You can easily avoid electrical hazards in your home by following these easy tips:  

Electric Cords & Outlets

  • Place electrical cords out of the flow of traffic to avoid tripping.
  • Replace damaged or frayed cords to avoid fire hazards.  
  • Be sure that your electrical outlets and switches have cover plates to avoid being shocked by exposed wires.

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Do you have these safety items in your home?

Working smoke detectors on all levels and outside sleeping areas (each story or wing basement, etc. Have you tested the detector in the last month?  Changed the batteries within the last year?

ABC fire extinguisher in the kitchen and/or workshop.

Emergency exit plan, with two ways out from each room and a meeting place outdoors.

 

 

CPR/AED/FIRST AID

CPR classes are offered as needed.

If you would like to sign up for a class
please call us at 847-634-2512.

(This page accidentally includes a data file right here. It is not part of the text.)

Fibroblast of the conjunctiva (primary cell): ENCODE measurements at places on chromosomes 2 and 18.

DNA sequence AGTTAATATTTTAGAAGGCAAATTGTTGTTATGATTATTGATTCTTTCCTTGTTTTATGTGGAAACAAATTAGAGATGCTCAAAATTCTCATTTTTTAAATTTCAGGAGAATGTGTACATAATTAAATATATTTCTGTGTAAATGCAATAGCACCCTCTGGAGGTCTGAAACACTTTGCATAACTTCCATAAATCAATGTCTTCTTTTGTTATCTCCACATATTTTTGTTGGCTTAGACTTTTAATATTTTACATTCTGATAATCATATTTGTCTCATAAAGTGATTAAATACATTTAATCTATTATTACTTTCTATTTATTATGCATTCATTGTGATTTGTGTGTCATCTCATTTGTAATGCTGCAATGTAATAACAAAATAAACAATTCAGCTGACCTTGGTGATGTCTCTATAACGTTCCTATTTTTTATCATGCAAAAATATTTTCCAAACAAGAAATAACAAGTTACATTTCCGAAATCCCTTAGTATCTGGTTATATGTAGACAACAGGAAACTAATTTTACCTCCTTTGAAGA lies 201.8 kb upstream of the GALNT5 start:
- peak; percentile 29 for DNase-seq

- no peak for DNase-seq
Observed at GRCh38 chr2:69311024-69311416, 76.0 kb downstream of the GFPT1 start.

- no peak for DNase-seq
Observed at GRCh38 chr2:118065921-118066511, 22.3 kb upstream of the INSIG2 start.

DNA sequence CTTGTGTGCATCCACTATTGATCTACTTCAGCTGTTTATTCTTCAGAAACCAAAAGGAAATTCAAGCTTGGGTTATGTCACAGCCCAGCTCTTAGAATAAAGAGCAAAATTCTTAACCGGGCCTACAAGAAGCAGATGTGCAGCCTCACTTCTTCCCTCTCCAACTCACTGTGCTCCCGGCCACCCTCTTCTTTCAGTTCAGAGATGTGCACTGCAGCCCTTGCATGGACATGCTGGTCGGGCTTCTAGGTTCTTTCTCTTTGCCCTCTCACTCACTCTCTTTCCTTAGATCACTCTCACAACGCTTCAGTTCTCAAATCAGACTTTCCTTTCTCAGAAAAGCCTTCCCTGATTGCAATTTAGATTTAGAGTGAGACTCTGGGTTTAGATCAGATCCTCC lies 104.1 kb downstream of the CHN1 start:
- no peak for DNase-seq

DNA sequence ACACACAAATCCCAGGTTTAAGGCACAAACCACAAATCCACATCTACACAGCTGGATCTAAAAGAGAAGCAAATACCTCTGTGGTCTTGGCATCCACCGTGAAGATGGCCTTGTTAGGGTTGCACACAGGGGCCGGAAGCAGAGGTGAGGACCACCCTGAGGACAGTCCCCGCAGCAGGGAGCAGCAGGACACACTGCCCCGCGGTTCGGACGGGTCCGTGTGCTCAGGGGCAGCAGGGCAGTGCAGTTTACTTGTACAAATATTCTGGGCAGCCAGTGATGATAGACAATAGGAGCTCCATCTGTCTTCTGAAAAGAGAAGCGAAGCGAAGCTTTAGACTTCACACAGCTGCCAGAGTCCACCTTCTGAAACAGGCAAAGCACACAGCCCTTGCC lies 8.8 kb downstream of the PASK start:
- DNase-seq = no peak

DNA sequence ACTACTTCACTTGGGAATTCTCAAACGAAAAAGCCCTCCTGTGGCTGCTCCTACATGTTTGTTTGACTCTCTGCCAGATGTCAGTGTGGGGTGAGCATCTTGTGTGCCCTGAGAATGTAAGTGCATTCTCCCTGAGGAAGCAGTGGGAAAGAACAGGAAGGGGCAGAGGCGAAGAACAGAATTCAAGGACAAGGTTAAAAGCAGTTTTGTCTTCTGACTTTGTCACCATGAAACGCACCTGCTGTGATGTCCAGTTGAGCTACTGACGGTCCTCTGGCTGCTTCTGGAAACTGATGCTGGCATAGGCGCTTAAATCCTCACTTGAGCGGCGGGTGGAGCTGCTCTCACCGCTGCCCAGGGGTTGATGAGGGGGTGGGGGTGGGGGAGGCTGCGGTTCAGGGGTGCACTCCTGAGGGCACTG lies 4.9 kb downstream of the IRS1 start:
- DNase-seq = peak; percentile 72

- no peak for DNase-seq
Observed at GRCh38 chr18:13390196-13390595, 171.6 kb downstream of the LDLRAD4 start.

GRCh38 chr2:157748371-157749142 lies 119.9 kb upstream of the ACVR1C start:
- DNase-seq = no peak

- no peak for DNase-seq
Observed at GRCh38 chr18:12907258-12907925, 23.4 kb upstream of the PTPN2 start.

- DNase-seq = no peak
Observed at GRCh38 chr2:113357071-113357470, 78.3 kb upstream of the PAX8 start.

Your information will be forwarded to an instructor who
will coordinate class schedules.



 

Teach Your Kids to Call 911

Teaching kids to call 911 is similar to teaching adults. The basic tenets are the same: Know when to call, make sure the call-taker knows where you are located and don't hang up. Teaching kids to call 911 should start as soon as they can play with the phone.

1. Teach your child to call from the house phone -- not the cell phone. Once the call from a house phone is made, the child really doesn't need to say anything else to get help. Of course, the more detailed the information available to emergency crews, the better the response will be.

2. Tell your child not to hang up until told to do so. In most cases, 911 call-takers (operators) will keep kids on the line until responders arrive. Children want to know someone is there.